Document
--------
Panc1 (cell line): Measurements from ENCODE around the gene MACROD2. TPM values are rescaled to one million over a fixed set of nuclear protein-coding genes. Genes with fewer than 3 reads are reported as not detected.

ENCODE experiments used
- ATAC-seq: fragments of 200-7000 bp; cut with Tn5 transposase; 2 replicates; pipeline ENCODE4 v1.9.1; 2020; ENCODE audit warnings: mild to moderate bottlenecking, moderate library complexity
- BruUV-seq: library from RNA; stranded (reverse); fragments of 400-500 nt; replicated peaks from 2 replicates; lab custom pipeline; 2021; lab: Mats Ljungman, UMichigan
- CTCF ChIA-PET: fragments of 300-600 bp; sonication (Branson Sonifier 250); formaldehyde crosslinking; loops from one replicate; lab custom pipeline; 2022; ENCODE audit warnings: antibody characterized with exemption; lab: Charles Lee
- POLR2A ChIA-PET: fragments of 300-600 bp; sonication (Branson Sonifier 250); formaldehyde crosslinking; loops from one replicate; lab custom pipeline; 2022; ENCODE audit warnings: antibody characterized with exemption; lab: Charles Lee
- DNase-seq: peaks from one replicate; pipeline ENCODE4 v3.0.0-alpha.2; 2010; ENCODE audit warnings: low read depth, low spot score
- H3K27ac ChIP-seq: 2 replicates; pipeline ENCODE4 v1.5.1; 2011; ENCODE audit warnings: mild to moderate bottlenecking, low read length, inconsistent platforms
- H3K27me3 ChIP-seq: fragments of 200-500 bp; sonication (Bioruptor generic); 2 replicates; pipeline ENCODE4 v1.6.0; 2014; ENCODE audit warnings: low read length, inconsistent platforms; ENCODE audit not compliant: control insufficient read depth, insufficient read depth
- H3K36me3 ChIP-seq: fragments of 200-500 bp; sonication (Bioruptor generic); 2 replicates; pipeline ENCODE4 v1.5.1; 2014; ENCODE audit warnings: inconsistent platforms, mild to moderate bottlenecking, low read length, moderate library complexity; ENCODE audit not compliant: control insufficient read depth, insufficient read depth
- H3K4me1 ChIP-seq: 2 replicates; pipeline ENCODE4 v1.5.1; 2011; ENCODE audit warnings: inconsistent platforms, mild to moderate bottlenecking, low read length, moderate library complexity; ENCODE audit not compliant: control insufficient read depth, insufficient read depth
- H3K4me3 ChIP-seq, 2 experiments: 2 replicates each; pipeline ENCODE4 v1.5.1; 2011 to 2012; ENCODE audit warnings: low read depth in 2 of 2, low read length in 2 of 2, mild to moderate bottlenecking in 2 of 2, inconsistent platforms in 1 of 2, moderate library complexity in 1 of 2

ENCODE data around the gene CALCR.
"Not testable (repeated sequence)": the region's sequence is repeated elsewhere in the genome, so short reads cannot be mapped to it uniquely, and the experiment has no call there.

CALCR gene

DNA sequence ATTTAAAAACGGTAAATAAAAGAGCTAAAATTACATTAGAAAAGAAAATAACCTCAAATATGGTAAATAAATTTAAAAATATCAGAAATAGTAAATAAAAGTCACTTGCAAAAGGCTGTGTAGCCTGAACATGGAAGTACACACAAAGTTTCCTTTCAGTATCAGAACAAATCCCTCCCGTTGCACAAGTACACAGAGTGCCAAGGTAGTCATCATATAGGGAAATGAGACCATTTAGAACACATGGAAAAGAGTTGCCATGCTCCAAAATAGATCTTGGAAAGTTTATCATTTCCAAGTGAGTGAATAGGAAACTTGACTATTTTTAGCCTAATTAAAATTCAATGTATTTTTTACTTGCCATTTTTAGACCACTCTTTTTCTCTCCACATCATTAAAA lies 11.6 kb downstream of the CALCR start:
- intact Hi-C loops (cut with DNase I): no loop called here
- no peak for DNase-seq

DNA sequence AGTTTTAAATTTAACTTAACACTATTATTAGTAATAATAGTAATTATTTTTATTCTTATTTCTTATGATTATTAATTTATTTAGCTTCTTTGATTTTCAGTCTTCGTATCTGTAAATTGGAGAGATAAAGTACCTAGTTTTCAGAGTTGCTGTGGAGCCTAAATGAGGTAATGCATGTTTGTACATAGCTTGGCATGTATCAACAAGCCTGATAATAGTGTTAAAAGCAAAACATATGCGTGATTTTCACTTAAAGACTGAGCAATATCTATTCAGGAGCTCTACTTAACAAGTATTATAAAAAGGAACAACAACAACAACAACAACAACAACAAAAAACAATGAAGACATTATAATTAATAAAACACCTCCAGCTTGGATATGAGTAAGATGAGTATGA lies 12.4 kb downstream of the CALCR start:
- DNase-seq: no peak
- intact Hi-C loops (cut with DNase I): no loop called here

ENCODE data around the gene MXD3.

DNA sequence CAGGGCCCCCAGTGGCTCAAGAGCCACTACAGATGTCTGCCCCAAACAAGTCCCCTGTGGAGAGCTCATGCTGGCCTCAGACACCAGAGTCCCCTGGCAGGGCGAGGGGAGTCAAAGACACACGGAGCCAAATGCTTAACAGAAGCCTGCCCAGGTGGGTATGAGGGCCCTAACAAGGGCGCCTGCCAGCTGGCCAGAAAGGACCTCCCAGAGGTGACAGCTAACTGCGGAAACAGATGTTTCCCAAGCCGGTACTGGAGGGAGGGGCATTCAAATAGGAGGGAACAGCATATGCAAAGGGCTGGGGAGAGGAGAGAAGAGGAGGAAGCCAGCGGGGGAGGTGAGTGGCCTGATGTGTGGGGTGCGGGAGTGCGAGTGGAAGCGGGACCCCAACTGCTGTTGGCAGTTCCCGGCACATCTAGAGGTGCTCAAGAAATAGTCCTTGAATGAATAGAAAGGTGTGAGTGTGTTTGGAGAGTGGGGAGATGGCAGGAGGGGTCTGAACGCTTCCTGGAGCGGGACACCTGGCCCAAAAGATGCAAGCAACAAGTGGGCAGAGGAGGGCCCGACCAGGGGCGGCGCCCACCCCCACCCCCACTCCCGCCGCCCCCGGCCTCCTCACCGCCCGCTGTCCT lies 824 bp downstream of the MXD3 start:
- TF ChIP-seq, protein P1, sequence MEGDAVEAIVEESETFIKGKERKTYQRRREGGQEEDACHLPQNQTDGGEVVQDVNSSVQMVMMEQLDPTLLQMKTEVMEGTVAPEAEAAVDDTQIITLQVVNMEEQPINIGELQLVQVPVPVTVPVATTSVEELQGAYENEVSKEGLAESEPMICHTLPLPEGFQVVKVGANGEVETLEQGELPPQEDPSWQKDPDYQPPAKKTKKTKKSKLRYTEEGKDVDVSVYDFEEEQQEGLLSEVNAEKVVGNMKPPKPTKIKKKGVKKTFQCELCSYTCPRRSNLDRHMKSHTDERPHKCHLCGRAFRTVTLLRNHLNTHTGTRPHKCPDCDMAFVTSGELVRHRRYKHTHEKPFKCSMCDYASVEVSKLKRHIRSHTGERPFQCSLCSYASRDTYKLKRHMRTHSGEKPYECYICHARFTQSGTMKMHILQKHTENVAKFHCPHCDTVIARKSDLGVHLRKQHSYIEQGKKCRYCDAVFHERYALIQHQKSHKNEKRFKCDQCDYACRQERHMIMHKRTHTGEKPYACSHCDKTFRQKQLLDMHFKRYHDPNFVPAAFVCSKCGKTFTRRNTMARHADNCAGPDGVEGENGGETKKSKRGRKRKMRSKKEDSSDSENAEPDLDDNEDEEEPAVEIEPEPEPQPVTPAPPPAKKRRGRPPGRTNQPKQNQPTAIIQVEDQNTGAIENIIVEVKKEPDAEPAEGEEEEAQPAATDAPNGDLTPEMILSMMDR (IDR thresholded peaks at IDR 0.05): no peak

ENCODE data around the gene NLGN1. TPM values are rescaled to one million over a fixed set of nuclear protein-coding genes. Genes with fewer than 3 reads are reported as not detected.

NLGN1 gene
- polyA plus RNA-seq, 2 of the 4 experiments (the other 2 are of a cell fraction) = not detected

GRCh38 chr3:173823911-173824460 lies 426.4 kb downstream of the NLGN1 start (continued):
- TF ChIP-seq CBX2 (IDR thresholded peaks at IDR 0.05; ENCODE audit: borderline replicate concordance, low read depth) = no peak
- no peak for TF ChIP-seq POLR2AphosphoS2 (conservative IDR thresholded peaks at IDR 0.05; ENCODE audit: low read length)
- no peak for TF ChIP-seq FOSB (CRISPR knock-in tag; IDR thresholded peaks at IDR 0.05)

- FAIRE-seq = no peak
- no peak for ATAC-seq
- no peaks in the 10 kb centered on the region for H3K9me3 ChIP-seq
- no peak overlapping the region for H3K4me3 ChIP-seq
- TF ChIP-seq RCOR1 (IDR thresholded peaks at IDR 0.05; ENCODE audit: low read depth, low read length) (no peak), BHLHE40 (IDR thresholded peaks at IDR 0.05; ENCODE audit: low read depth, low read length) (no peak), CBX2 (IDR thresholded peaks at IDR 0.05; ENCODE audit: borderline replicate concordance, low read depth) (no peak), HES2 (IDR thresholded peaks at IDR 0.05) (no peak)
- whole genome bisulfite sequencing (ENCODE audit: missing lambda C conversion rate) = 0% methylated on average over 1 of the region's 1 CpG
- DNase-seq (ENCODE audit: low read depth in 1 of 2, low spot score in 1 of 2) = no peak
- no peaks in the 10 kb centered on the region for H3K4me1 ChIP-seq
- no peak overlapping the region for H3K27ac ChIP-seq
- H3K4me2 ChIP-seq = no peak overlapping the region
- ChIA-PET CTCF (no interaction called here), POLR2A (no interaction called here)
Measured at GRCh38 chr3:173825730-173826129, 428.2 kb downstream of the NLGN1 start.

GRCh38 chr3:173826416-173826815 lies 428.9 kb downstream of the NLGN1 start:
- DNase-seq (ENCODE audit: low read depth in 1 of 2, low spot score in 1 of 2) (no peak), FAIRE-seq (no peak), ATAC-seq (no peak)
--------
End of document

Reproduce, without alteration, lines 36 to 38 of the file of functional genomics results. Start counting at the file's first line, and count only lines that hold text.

- TF ChIP-seq RCOR1 (IDR thresholded peaks at IDR 0.05; ENCODE audit: low read depth, low read length) (no peak), BHLHE40 (IDR thresholded peaks at IDR 0.05; ENCODE audit: low read depth, low read length) (no peak), CBX2 (IDR thresholded peaks at IDR 0.05; ENCODE audit: borderline replicate concordance, low read depth) (no peak), HES2 (IDR thresholded peaks at IDR 0.05) (no peak)
- whole genome bisulfite sequencing (ENCODE audit: missing lambda C conversion rate) = 0% methylated on average over 1 of the region's 1 CpG
- DNase-seq (ENCODE audit: low read depth in 1 of 2, low spot score in 1 of 2) = no peak